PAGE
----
2.2 Balance sheet

Unlike the profit and loss statement, which focuses on a specific period of time, the balance sheet is a projection of assets, liabilities and equity at a specific point in time. As depicted in Table 3, the balance sheet summarises the financial situation of the business at, for example, a month end or the year end. The net worth must equal assets minus liabilities and ownership equity.

Table 3 Balance sheet

SUMMARY BALANCE SHEET as at 31 December 2016
£ £
Fixed assets
Tangible assets 45,000
Investments 20,000
Current assets
Stocks 980,000
Debtors 1,410,000
Cash at bank and in hand 110,000
Total assets 2,565,000
Creditors: amounts falling due within a year (2,200,000)
Net current liabilities 300,000
Total assets less current liabilities 365,000
Capital and reserves
Owners share capital 1,000
Profit and loss account, including £150,000 for
year end 31 Dec 2016 364,000
Source: Blundel et al., 2017, p. 185

Let’s turn to assets first. The first area to look out for is fixed assets. These include things like computers, furniture, stock and other physical items. Current assets – also referred to as short-term assets – comprise things such as cash in the bank and in hand, money in the till and anything you are owed (i.e. your debtors). In contrast to fixed assets, current assets can include any assets that will be converted into cash within one year from the date shown in the heading of the company’s balance sheet.

Now let’s turn to liabilities – the amount that your business owes to other entities. Creditors means the amount of money you must pay out over the coming year, such as office lease and loan repayments. Accrued liabilities are expenses incurred but not paid for, such as products, services and wages. Liabilities also include tax owed, such as company tax and employment-related taxes that need to be paid within a given timeframe.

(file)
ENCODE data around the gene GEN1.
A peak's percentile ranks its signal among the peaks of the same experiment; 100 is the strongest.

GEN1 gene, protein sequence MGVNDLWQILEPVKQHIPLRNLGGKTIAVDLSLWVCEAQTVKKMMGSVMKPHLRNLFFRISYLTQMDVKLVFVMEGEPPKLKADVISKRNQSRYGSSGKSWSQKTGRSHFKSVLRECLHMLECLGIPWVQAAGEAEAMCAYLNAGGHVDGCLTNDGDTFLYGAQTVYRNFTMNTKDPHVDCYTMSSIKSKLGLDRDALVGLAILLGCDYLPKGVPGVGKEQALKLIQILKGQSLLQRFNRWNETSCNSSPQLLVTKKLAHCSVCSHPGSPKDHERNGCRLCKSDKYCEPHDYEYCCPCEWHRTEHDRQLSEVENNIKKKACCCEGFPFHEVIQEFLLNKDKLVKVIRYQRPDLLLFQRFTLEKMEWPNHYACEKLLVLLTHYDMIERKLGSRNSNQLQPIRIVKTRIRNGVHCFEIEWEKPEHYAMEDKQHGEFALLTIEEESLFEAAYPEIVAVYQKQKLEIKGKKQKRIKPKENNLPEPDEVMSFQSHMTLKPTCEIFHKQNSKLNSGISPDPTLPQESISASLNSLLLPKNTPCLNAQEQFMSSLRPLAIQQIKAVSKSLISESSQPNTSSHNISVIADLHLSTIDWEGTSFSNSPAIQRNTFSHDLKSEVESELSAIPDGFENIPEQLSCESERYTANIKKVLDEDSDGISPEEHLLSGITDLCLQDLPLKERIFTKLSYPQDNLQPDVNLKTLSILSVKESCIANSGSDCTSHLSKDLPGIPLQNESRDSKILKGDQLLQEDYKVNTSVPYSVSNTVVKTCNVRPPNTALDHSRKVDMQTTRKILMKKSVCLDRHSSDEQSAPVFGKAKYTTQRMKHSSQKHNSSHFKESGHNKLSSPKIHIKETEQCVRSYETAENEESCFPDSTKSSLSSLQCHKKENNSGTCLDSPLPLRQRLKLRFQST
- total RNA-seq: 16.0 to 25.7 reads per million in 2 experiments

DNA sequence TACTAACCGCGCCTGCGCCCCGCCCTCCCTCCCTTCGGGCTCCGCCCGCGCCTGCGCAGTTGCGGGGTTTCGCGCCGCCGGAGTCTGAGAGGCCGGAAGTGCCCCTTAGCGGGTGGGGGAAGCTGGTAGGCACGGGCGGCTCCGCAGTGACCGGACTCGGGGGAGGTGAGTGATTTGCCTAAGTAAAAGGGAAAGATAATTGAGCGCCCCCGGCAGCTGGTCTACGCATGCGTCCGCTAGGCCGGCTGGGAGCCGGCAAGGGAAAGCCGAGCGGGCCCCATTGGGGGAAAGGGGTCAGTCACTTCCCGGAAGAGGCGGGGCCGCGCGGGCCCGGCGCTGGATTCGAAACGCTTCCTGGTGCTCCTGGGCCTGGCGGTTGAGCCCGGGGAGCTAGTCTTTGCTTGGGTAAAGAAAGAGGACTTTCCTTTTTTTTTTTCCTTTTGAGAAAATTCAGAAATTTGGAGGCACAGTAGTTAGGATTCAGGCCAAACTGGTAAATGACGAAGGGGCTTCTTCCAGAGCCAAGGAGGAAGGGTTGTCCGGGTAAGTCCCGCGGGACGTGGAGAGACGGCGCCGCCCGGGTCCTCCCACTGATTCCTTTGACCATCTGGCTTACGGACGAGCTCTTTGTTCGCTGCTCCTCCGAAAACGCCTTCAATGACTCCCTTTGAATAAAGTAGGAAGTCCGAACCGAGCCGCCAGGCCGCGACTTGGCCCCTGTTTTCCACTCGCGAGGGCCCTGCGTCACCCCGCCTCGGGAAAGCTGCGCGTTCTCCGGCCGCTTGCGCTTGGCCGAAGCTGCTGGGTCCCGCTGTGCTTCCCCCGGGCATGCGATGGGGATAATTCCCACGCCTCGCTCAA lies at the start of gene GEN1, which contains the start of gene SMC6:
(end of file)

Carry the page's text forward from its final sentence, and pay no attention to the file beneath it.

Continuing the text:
The Financial Statements Explained in One Minute video introduced the notions of assets (such as cash in the bank, inventory or real estate) and liabilities (such as debt to suppliers). Subtracting liabilities from assets shows you the net worth (or equity) of your business.

Going beyond the video, you can consider the working capital. For this purpose, you may have a look at Table 3. The working capital is the difference between current assets [Tip: hold Ctrl and click a link to open it in a new tab. (Hide tip)] (such as cash, accounts receivable (i.e. customers’ unpaid bills) and inventories of raw materials and finished goods) and current liabilities (such as accounts payable).

The net worth (or owner’s equity, sometimes also referred to as net assets) is calculated from the total assets minus the total liabilities. It includes the share capital and retained profit or loss. If this figure is positive then the business is financially healthy. If it is negative the business is insolvent and extra funds are needed (Blundel et al., 2017).

Activity 3 will help you to prepare a balance sheet for your own business and reflect on its financial health.

Activity 3 Preparing a balance sheet

Timing: Allow approximately 15 minutes to do this activity

Produce a balance sheet that projects your business’s assets, liabilities and owner’s equity at a specific point in time. Use the sample balance sheet shown in Table 3 to help you.

Looking at your balance sheet, is your business financially healthy?


Did you find this exercise easy or difficult to do? Are there still elements of the balance sheet that you don’t fully understand?

As a starting point, you should have used any available numbers referring to your own business and inserted them into an Excel spreadsheet that looks like Table 3. The video has shown how you can calculate the net worth (or equity) of your enterprise. This provides a snapshot of your business. Using the notion of working capital, you can gain even more insights into the financial health of your business.

2.1 Profit and loss statement

2.3 Cash flow statement